Small iron skillets and griddles suggest that flat breads and omelettes may have been prepared indoors, while large, enclosed clay ovens show that bread was also baked outside. Meat was often boiled in a bag in the cauldron along with the vegetables, but could also be spit-roasted or grilled for special occasions. Sometimes no pots or utensils at all were used and food was cooked outside in an earthen pit lined with hot stones. This method of cooking gives us an interesting linguistic connection between the Old English word for ‘pit’ (seaþ) and our own term for being in a state of boiling-like agitation, ‘seethe’ (this makes more sense if you know that the funny-looking p sort of letter in Old English writing is pronouned ‘th’).

For our own feast, we decided to prepare a broth of leeks, beans, peas and barley in the closest thing we have to a cauldron and hearth fire (aka a red Le Creuset pot and an induction cooker zone). Each one of my three children wanted to make their own batch of bread buns using different flours from each other so that they could compare the tastes of the various wholegrains. Whilst pork or beef would perhaps have featured more regularly on an Anglo-Saxon table, M was adamant that she wanted chicken. Not having a handy spit tucked away in the corner of the kitchen, we did the next best thing and spiked chicken pieces onto barbeque skewers.

The bread was an enormous success. Everyone enjoyed being ‘in charge’ of their own batch of dough and M ate three of her own spelt-flour bread buns in one go while they were still warm and fresh from the oven. The broth was hearty and delicious (and provided nutritious leftovers for the next day). I think we all felt most Anglo-Saxon when eating the sticky, garlicky chicken with our fingers (although the Anglo-Saxons used spoons and knives, they didn’t appear to see a need for inventing forks as cutlery). With much quaffing of ginger ale, fervent singing and dramatic story-telling, we certainly felt a little closer to our ancient ancestors!

Anglo Saxon Broth with Bread and Spit-Roasted Chicken


1 lb wholegrain flour (eg. Doves Farm Malthouse bread flour or Sharpham Park wholegrain spelt flour, singly or in combination)
1/2 tsp salt
1 tsp quick yeast
1 tsp honey
300 ml water
1 tbsp vegetable oil

Combine the flour, salt and yeast in a large mixing bowl.

Add the honey and vegetable oil to the water, then stir into the dry ingredients (add more or less water as required – the dough should be tacky but not so sticky that you can’t get it off your hands easily).

Knead for 10 minutes until smooth and stretchy.

Shape into a ball, place in an oiled bowl, cover with cligfilm (or a damp cloth if you haven’t any authentic Anglo-Saxon clingfilm to hand 😉 ) and leave to rise until doubled in size, about 1 hour.

Divide into five or six pieces (approx. 5 oz each or 4 oz each piece) and shape into buns. Place on a baking tray, cover and leave to rise for about 30 minutes.

Preheat the oven to 180 degrees C.

When risen, bake the buns in the oven for 20 minutes. Remove and cover with a clean, dry cloth to keep the crusts soft.


4 1/2 oz pearl barley
500 ml ale
4 tbsp vegetable oil
1 onion, diced
1/2 lb trimmed leeks, sliced
1 clove garlic, crushed
2 carrots, diced
4 oz green beans, sliced
1 1/4 pints water
2 bay leaves
handful fresh mint leaves (1/4 oz)
12 oz frozen peas
1 tsp honey
2 1/2 oz bulgar wheat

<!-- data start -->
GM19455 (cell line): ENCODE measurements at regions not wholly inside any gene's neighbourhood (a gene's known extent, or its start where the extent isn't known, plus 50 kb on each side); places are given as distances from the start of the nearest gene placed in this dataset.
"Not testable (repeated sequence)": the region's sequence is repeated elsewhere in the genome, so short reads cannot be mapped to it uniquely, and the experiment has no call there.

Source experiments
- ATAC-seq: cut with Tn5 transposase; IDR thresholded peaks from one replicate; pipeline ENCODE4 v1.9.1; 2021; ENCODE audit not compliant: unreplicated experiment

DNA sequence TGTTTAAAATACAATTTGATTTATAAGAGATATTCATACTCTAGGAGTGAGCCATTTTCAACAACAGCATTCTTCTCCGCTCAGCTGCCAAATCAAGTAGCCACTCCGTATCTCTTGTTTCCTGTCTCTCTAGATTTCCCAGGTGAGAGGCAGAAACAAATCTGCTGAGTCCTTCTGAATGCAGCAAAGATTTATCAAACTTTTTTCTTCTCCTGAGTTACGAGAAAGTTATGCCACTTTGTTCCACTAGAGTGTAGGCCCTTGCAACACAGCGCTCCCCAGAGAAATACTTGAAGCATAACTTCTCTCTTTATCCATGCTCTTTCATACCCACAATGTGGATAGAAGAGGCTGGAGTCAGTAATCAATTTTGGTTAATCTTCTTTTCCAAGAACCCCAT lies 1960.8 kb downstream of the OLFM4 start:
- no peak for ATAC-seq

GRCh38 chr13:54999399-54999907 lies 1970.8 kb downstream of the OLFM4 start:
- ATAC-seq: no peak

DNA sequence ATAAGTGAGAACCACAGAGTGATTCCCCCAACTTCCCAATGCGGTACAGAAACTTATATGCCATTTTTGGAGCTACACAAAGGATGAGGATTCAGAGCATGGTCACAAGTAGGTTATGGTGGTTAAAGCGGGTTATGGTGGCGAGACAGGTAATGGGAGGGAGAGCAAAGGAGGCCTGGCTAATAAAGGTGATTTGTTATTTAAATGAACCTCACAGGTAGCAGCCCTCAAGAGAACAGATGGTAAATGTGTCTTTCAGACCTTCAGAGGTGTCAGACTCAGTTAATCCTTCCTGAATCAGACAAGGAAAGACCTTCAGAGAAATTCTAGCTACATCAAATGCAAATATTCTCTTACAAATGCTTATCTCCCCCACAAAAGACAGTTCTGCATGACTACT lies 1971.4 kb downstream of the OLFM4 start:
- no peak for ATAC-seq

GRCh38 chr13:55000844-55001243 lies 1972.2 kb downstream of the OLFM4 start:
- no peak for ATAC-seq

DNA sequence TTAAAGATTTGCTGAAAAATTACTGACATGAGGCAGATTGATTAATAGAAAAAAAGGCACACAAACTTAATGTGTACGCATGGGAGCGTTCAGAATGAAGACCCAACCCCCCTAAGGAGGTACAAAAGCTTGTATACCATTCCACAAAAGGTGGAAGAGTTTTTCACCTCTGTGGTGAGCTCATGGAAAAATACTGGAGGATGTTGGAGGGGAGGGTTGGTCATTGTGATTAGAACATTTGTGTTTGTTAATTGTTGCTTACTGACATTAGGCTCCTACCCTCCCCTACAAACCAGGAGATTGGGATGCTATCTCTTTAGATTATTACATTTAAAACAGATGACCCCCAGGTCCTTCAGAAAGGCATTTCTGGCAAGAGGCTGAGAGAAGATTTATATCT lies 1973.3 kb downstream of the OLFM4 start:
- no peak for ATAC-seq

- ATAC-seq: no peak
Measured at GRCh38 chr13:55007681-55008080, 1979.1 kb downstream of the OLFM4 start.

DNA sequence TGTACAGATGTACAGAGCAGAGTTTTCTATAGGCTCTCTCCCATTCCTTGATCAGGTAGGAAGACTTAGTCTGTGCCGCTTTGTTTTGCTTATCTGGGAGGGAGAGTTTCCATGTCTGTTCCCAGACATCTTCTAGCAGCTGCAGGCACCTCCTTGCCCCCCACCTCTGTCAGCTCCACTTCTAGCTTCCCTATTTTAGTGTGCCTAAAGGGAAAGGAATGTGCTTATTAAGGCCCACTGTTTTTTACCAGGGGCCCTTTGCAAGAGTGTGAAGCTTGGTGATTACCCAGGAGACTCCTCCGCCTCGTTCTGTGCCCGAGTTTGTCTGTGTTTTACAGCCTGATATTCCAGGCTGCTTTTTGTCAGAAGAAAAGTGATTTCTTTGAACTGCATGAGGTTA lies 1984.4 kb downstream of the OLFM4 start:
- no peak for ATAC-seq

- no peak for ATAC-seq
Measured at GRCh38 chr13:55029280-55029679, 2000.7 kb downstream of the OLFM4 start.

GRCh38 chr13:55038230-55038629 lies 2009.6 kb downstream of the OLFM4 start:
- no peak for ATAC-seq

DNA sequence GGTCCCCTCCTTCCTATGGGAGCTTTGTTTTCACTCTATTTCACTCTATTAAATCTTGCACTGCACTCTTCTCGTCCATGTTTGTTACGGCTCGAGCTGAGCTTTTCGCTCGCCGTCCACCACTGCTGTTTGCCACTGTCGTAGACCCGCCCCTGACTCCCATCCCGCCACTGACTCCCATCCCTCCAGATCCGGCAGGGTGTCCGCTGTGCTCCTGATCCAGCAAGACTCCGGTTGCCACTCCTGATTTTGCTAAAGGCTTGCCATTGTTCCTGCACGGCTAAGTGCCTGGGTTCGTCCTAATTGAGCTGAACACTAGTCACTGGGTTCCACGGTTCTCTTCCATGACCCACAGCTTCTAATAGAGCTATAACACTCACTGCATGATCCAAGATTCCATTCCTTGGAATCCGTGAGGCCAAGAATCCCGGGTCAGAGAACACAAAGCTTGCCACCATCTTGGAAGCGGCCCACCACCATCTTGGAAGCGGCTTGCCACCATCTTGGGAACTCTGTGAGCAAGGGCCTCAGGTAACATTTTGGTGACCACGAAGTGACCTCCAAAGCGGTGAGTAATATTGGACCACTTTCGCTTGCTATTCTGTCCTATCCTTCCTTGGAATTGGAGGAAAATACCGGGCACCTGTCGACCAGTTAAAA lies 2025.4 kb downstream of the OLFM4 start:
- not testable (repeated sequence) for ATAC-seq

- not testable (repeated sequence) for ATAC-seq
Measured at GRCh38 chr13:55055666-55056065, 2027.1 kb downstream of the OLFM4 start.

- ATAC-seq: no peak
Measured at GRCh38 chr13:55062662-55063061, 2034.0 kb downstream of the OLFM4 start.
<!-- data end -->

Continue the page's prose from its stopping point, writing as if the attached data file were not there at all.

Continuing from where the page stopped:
salt, to taste

Put the barley and ale in a medium-sized saucepan, bring to the boil then cover and simmer gently until the barley is soft, c. 50 mins to 1 hour.

Heat the oil in a large saucepan (this is your cauldron). Add the onion, leeks, garlic and carrot. Cook gently until softened.

Stir in the beans and water. Simmer gently until the beans are softened.

Add the bay leaves, mint, peas and honey to the cauldron. Simmer gently for a further 5 minutes.

Stir in the softened barley and ale.

Just before serving, stir in the bulgar wheat. Leave to stand for a couple of minutes, then stir. Check seasoning and add salt if necessary.

Spit-Roasted Chicken

4 tbsp vegetable oil
4 cloves garlic, crushed
2 tsp honey
6 chicken thigh fillets, diced

Mix together the oil, garlic and honey in a medium-sized bowl or measuring jug. Leave to stand for 15 minutes to infuse the flavours.

Add the chicken thigh pieces and stir to cover evenly with the infused oil. Marinade for at least 30 minutes.

Preheat the oven to 200 degrees C.

Thread the chicken pieces onto barbeque skewers and suspend across a baking tray. Drizzle over any remaining oil or garlic.

Cook in the oven for 15 to 20 minutes until the chicken is fully cooked.

To serve: Place the bread on a wooden board in the centre of the table. Remove the chicken pieces from the skewers and place in a large serving bowl on the table. Serve the broth in individual bowls (wooden, if possible) with spoons. Each person should help themselves to the bread and chicken, eating them with their hands and using the bread to scoop up copious amounts of the good rich broth.

Italian-style Chicken Casserole

A few days after I posted a round-up of recipes that had been submitted to my Let Them Eat Chicken food-blogging event in July last year, I received an email from my sister. Admittedly a little late, she sent me her own chicken recipe in the hope that I would add it to my collection. I promised to do so … I really, truly meant to do so … it’s just that I’m a little late, too!

To make up for my negligence, I decided that the honourable thing to do would be to make my sister’s recipe for dinner one evening on my new range cooker. Perhaps she would think I’d been waiting all this time until our kitchen was finished so I could showcase her recipe in appropriate splendour …

Hmm, maybe not. My sister knows me too well 😉 . Sorry, Lucy – I just forgot. Can you forgive me?